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FCC Approves 5G Upgrade Order in an Effort to Speed Rollouts

Dissenting commissioners argued now is not the time to change the rules for 5G deployment

2 min read
5G installation on a roof
Photo: iStockphoto

The path to rolling out new 5G wireless service in the United States may have gotten a bit smoother. This week, the Federal Communications Commission clarified some of the rules for approving new 5G equipment installations, although two dissenting commissioners said the FCC should have waited until local governments didn’t have a pandemic and demonstrations to deal with.

The commission voted 3-2 on Tuesday to clarify rules for streamlined approval that it had written in 2014. The two Democrats on the board voted no.

Brendan Carr, the Republican commissioner who led the charge for the changes, said in a prepared statement that the streamlined rules help bring high-speed wireless service to more people by making it easier to install new equipment on existing cell towers, which is a faster process than getting approval for and building a brand new tower. “By bringing greater clarity to our rules, our decision reduces disagreements between providers and governments. And it separates the wheat from the chaff—the more difficult approval decisions, such as whether and how to construct a new tower, from the easier ones, such as whether to allow an existing tower to be upgraded,” he wrote.

The streamlining rules require local governments to finish their approval process within 60 days of a provider’s application. The clarification voted in on Tuesday make it clear that the clock starts ticking when a provider takes the first procedural step required by the local government and states in writing why the project qualifies for the expedited review. Some of the steps involved in approval had not been triggering the clock, but, Carr wrote, “60 days means 60 days.”

The vote also clarifies what is meant by “equipment boxes.” The rules place a limit of four new equipment boxes per request. Some local governments were arguing that a single small component with a protective cover, such as a remote radio unit, radio transceiver, amplifier, or another device mounted behind an antenna, counted as “equipment boxes.” That would limit the amount of new equipment that can be installed quickly, particularly for 5G service, which requires new equipment to broadcast over new frequencies.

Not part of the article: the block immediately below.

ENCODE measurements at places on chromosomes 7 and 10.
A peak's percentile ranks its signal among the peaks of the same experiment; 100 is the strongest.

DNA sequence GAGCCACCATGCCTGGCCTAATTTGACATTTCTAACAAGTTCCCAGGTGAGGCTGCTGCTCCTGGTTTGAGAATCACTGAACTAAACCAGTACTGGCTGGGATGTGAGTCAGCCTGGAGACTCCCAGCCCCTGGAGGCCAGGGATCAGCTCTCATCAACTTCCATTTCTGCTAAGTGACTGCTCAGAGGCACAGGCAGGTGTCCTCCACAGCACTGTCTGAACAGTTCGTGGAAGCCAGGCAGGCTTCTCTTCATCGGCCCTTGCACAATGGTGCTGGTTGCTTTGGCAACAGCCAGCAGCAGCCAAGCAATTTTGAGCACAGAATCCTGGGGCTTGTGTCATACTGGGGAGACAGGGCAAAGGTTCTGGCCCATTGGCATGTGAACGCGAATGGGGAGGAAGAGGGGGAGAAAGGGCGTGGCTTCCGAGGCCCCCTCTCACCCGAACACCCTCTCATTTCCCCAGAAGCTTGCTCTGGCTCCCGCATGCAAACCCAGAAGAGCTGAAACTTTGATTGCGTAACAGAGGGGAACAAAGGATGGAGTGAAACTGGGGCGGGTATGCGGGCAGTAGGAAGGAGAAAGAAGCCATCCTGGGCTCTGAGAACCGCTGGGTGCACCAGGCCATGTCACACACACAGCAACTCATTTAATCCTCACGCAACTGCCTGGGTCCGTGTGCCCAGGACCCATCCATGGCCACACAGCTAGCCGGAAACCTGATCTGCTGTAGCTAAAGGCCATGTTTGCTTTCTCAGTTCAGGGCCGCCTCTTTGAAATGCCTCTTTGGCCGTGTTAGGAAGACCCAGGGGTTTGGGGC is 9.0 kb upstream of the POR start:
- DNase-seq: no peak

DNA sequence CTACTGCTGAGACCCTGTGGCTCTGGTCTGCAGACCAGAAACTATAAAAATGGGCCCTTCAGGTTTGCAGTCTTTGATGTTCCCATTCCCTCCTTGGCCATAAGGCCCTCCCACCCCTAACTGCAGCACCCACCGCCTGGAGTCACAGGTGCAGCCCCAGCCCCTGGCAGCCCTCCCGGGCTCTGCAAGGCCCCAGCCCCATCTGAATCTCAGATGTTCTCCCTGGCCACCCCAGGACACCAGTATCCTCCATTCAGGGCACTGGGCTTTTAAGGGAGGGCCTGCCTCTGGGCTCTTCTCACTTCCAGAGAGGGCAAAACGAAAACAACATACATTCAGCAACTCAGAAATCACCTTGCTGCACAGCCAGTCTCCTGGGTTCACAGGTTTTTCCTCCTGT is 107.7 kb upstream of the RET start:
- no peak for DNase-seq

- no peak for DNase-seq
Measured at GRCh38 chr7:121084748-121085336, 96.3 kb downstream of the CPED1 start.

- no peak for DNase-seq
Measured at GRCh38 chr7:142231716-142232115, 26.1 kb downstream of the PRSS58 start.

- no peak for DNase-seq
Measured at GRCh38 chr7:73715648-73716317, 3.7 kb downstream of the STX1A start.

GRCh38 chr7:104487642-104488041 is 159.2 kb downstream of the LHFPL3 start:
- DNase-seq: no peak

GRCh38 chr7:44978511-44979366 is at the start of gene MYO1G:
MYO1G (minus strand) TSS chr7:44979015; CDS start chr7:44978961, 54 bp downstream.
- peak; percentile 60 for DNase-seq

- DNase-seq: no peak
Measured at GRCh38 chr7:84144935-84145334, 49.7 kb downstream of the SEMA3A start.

The FCC clarified, however, that including single components in the “equipment box” category was a misreading of the rules. Only a container that can hold several devices is an equipment box.

In some cases, towers were required to be disguised to look like trees or clock towers. The FCC clarified that additional equipment does not qualify for expedited review if a reasonable person would think that the addition makes the cell tower no longer look like a tree or clock tower.

The two dissenting commissioners said that the FCC should not have voted on this now, when local governments are under extraordinary stress and would not have had a chance to review and comment on the final version of these rules. They say local governments are busy responding to the coronavirus pandemic, and budgets are under stress because of a drop-off in tax revenues due to the sudden economic downturn. Lately, much of their attention is also focused on public protests over racial injustice.

Geoffrey Starks, one of the dissenters, said that the version of the rules the FCC voted on was released only the day before the vote. “Given the unusual circumstances and the extraordinary efforts by local governments to continue the timely processing of applications, I’m deeply disappointed that we rejected the reasonable request for more time to review the draft order submitted on behalf of local governments across the country and supported by 24 members of Congress,” he wrote.

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How the FCC Settles Radio-Spectrum Turf Wars

Remember the 5G-airport controversy? Here’s how such disputes play out

11 min read
This photo shows a man in the basket of a cherry picker working on an antenna as an airliner passes overhead.

The airline and cellular-phone industries have been at loggerheads over the possibility that 5G transmissions from antennas such as this one, located at Los Angeles International Airport, could interfere with the radar altimeters used in aircraft.

Patrick T. Fallon/AFP/Getty Images
Blue

You’ve no doubt seen the scary headlines: Will 5G Cause Planes to Crash? They appeared late last year, after the U.S. Federal Aviation Administration warned that new 5G services from AT&T and Verizon might interfere with the radar altimeters that airplane pilots rely on to land safely. Not true, said AT&T and Verizon, with the backing of the U.S. Federal Communications Commission, which had authorized 5G. The altimeters are safe, they maintained. Air travelers didn’t know what to believe.

Another recent FCC decision had also created a controversy about public safety: okaying Wi-Fi devices in a 6-gigahertz frequency band long used by point-to-point microwave systems to carry safety-critical data. The microwave operators predicted that the Wi-Fi devices would disrupt their systems; the Wi-Fi interests insisted they would not. (As an attorney, I represented a microwave-industry group in the ensuing legal dispute.)

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